Challenges and Opportunities in Global Supply Chain Integration

Challenges and Opportunities in Global Supply Chain Integration

Mary Holcomb (University of Tennessee, USA)
DOI: 10.4018/978-1-61692-862-9.ch005
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Abstract

Although the level of sophistication in supply chain management has grown at a dramatic rate over the past decade, many firms are still struggling to eliminate functional boundaries. Some companies, however, have begun the process of evolving to a more integrative state – both internally and across their supply chain. Increasing supply chain complexity and the relentless pressure to reduce costs, has made firms realize that attaining the desired level of performance will only be possible through the end-to-end integration of the supply chain. This chapter examines the challenges and opportunities that firms face in trying to achieve this goal. An in-depth review of the literature related to supply chain integration is presented, culminating in a framework that focuses on demand and supply integration. The chapter concludes with a discussion of the desired end state for integration efforts, which is to create an adaptive supply chain that is capable of competing in the environment of “supply chain versus supply chain.”
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Introduction

Since the inception of supply chain management, a primary objective has been the integration of the varied internal and external components (Langley & Holcomb, 1992; Cooper et al., 1997; Schmenner & Swink, 1998; Kahn & Mentzer, 1996; Lambert & Cooper, 2000; Min & Zhou, 2002). Due to the global span and impact of the supply chain, firms instinctively understood that the synchronized flow of materials and services, information, knowledge, and finance had the potential to produce desirable outcomes. Unfortunately, obtaining supply chain integration has been an elusive quest for many companies (Fawcett & Magnan, 2002). Unlike other endeavors that a firm undertakes, there is no blueprint for integration. To complicate matters, there are various existing definitions for supply chain integration (Narasimhan & Das, 2001; Pagell, 2004). Most commonly, this term is used to describe the degree to which organizations have eliminated boundaries from internal processes, and the extent to which information is shared between supply chain members. This definition, however, lacks a strategic focus. From a strategic perspective, supply chain integration is defined as the dynamic assimilation of enterprises and their customers and suppliers to determine, create, fulfill, and communicate customer value in the global environment.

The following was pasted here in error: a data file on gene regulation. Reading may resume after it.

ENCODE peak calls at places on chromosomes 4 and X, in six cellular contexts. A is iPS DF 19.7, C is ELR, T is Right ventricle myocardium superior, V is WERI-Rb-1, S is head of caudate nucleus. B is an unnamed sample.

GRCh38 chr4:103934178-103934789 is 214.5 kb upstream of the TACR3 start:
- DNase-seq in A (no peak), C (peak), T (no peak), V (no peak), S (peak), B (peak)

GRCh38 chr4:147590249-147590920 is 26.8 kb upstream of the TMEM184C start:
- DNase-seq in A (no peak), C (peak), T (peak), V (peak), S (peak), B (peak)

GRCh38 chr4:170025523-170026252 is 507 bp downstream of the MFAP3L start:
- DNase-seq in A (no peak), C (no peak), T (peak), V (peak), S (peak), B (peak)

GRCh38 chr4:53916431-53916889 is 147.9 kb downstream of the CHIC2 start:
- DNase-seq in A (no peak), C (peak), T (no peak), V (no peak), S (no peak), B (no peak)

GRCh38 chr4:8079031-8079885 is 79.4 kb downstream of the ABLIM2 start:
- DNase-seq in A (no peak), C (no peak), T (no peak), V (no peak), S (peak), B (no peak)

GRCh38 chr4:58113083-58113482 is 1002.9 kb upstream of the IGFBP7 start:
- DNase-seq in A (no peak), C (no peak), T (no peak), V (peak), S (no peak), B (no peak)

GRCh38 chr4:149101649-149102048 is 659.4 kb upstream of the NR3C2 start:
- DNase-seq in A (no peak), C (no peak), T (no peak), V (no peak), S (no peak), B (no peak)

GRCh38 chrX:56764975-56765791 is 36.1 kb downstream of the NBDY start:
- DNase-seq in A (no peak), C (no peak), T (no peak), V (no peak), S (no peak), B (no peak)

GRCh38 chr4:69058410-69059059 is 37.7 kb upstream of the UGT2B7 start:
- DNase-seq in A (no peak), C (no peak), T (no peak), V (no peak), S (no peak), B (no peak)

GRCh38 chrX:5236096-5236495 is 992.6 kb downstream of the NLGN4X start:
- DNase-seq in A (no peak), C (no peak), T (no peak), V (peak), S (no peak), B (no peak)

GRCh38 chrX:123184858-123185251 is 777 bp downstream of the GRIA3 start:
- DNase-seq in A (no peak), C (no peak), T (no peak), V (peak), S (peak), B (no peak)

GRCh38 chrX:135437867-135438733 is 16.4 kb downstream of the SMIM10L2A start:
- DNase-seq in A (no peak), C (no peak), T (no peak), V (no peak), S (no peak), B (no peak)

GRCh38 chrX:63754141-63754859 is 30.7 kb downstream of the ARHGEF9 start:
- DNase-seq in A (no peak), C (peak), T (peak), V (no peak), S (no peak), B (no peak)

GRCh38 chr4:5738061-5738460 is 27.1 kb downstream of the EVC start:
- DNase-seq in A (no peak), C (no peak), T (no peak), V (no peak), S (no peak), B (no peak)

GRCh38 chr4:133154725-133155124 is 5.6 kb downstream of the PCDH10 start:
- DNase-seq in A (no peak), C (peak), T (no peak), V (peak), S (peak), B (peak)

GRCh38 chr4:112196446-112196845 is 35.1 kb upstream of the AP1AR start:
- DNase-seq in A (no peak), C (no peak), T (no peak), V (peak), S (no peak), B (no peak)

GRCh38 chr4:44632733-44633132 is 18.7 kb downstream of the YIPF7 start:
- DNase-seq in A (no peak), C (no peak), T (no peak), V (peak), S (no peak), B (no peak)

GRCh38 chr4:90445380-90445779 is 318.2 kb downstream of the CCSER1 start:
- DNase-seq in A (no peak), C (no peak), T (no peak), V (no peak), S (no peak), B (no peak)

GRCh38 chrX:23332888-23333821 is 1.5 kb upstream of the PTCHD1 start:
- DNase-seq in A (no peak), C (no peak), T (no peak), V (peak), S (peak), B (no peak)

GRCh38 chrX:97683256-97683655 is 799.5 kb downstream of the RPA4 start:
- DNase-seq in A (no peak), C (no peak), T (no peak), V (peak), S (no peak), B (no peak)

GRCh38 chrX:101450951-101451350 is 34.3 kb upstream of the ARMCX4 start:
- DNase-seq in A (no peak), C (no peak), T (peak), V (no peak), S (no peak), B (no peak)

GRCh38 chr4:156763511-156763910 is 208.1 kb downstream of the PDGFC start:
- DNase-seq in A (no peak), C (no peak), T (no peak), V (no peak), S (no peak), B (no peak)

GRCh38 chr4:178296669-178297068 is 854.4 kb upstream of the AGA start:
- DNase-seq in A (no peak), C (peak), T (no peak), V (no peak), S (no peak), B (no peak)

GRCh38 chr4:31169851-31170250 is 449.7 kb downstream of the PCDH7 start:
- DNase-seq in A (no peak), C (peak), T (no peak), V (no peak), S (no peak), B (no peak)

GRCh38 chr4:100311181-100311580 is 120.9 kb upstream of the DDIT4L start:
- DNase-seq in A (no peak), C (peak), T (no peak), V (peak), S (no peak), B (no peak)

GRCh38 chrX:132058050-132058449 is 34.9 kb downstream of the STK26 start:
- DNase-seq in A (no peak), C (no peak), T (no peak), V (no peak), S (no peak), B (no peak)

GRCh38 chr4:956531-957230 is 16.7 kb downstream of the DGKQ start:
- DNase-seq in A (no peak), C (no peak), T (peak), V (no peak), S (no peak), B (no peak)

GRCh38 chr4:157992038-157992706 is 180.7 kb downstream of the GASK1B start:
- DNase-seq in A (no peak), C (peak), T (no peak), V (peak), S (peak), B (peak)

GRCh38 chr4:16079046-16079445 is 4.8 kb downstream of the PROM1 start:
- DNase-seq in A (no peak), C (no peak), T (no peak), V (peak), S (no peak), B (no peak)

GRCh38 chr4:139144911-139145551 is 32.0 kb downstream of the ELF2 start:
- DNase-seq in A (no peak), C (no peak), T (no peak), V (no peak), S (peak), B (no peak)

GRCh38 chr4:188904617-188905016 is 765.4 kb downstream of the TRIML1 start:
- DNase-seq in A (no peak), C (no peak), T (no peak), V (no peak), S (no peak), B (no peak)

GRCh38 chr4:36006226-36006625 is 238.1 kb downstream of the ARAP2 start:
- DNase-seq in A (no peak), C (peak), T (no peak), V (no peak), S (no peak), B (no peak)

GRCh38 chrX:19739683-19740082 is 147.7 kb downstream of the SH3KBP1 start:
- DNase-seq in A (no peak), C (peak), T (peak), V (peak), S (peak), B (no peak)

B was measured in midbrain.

This definition implies an end-to-end connectivity that harmonizes supply from its very origin, all the way to delivery of products to the final customer. In today’s demand-driven environment, however, implementing this concept is difficult for a multitude of reasons. Tan (2001) stated that true supply chain integration requires a huge commitment by all members. For example, the purchasing firm may have to restructure its buying process to integrate a supplier’s engineering and product design teams directly into its decision-making process. Since the 1980’s, customers have been demanding improved levels of service. Firms that responded to this call learned that this strategic direction also provided them with sustainable competitive advantage (Li et al., 2006). Thus began the cycle of offering higher and higher levels of service, as customers became more sophisticated and demanding (Rich and Hines, 1997). In addition to being less willing to condone poor service, customers have also grown accustomed to customized products and services (Treacy & Wiersema, 1995). The ensuing proliferation of product and service offerings for a global market has created a tremendous amount of complexity for key supply chain activities, such as demand management, production planning, inventory management and order fulfillment (Lee, 2000; Wu et al., 2006).

As if product proliferation were not enough to manage, product life cycles are also getting shorter and shorter. Products have four things in common including: (1) a limited lifespan; (2) distinct sales’ stages with different characteristics, (3) profits that increase and decrease through these stages; and (4) manufacturing, marketing, financial, logistics and supply chain management strategies that vary at each stage of the life cycle (Kotler & Keller, 2006). Managing these four components for a few or tens of thousands of products is a difficult task under any circumstance. The shortening of the product life cycle has added to the challenge. New products are being introduced at a pace that mirrors the rapid change in technology (Smith et al., 2005). It is not uncommon for the product life cycle of successive products to overlap, thereby producing a significant increase in the number of products that the supply chain is managing at all stages of their life cycles (Lee, 1996; Lee, 2000).

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